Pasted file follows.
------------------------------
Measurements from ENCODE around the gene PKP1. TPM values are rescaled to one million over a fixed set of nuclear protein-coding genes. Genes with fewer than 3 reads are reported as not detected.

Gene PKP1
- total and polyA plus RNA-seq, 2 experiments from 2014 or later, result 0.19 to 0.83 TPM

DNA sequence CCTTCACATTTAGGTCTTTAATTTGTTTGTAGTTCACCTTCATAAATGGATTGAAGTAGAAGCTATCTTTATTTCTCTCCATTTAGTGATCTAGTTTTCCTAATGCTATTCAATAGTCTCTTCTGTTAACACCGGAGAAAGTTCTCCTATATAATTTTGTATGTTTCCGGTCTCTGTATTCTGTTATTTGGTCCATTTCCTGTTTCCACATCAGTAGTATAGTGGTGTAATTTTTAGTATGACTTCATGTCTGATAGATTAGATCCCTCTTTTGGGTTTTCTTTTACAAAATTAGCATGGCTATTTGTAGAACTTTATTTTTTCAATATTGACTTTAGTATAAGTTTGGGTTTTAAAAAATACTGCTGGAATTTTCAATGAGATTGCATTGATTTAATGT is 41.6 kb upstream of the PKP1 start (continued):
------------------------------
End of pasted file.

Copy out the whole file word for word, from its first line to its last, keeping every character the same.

Measurements from ENCODE around the gene PKP1. TPM values are rescaled to one million over a fixed set of nuclear protein-coding genes. Genes with fewer than 3 reads are reported as not detected.

Gene PKP1
- total and polyA plus RNA-seq, 2 experiments from 2014 or later, result 0.19 to 0.83 TPM

DNA sequence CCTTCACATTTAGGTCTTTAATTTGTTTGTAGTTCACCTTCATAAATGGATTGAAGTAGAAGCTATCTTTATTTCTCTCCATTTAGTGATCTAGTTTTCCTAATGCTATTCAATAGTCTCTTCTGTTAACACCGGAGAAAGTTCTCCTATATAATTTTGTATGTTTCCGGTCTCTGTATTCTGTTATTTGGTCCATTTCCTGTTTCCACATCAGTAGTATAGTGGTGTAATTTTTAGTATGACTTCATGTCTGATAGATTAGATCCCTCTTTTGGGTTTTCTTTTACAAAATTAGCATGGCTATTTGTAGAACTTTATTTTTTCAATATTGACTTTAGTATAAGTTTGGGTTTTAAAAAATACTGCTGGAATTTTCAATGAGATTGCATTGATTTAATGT is 41.6 kb upstream of the PKP1 start (continued):